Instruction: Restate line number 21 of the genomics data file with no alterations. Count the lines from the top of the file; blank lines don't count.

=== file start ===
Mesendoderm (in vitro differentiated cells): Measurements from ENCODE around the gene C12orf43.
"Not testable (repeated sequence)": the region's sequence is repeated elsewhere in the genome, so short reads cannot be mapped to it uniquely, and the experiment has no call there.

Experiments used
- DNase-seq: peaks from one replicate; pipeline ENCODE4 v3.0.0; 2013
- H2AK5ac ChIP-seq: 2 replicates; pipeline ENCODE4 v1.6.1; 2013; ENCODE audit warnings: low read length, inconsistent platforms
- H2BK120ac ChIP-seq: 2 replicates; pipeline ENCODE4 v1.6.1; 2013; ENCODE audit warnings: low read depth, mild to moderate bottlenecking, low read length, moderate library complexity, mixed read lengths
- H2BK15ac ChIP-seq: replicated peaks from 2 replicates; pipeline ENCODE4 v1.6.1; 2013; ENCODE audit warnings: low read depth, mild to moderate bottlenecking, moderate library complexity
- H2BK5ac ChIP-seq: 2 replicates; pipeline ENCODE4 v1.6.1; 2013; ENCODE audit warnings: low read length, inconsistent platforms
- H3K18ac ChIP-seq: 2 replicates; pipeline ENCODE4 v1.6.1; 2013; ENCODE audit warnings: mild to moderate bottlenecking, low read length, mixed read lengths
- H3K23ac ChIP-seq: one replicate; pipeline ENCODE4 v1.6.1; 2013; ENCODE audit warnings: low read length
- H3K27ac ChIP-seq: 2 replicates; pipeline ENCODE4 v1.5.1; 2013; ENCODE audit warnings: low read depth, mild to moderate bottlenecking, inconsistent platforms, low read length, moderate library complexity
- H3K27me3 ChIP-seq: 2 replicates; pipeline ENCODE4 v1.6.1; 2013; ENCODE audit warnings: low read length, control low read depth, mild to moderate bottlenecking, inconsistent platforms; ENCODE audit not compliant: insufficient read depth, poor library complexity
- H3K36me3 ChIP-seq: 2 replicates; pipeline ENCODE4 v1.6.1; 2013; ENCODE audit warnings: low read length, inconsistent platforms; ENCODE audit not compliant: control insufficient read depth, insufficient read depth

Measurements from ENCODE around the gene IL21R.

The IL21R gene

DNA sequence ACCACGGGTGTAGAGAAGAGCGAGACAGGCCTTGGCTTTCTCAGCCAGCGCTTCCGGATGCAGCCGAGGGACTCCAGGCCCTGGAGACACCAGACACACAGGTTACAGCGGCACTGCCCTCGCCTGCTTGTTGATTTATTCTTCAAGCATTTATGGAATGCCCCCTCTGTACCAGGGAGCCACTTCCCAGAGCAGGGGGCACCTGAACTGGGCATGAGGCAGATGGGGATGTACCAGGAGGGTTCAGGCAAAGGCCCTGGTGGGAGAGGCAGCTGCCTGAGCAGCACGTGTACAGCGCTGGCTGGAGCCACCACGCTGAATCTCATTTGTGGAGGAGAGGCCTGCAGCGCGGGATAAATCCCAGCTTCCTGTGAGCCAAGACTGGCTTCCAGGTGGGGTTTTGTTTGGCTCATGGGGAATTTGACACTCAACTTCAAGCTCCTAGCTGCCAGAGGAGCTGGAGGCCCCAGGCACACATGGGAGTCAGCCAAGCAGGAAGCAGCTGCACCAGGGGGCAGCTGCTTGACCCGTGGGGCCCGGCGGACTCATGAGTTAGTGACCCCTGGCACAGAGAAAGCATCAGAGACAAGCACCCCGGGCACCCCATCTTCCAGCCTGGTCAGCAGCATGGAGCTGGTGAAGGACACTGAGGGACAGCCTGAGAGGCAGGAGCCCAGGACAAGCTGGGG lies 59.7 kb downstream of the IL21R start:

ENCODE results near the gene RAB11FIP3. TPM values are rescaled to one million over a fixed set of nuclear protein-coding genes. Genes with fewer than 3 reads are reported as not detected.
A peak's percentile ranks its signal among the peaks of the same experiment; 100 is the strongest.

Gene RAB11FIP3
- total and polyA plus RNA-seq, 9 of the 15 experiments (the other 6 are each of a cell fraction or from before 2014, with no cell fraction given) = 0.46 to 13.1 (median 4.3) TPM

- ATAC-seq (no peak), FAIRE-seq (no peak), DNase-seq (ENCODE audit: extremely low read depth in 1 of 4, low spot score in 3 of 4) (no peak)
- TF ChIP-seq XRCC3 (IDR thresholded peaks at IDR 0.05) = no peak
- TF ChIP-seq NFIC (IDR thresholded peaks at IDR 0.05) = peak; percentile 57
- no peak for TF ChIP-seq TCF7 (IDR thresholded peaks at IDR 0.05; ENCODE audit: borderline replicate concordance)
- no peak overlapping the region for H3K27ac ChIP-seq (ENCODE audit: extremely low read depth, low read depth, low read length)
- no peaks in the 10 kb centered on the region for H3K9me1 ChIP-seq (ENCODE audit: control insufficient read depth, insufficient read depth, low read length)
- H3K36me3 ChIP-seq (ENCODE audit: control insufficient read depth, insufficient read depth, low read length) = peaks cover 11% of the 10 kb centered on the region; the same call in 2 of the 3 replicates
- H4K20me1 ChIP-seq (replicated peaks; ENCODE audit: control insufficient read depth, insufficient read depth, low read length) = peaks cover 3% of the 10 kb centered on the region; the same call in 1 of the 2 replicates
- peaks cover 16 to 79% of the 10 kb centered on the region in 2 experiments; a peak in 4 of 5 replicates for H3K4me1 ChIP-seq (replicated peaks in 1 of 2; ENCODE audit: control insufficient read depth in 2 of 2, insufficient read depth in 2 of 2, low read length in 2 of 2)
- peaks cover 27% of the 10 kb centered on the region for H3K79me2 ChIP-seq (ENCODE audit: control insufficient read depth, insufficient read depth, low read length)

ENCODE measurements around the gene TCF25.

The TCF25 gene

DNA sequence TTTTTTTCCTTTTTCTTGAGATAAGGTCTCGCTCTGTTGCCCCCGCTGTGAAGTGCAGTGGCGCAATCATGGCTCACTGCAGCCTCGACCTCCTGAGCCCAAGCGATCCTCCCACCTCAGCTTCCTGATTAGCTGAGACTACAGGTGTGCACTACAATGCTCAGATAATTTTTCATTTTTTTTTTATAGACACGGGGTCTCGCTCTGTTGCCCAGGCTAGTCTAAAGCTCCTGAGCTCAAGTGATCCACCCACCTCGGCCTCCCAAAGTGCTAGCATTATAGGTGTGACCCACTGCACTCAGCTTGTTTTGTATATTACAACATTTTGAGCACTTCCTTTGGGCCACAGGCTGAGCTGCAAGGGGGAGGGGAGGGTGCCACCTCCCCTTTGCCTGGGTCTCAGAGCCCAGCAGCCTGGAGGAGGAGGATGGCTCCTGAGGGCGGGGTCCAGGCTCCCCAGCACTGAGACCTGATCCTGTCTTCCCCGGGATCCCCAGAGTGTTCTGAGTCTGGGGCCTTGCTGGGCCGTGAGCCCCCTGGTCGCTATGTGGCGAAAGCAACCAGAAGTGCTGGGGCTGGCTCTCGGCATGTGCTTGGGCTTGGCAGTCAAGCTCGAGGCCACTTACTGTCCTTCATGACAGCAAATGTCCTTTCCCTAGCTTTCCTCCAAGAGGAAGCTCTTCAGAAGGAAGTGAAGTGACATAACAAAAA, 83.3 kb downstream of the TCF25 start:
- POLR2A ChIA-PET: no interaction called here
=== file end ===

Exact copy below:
- ATAC-seq (no peak), FAIRE-seq (no peak), DNase-seq (ENCODE audit: extremely low read depth in 1 of 4, low spot score in 3 of 4) (no peak)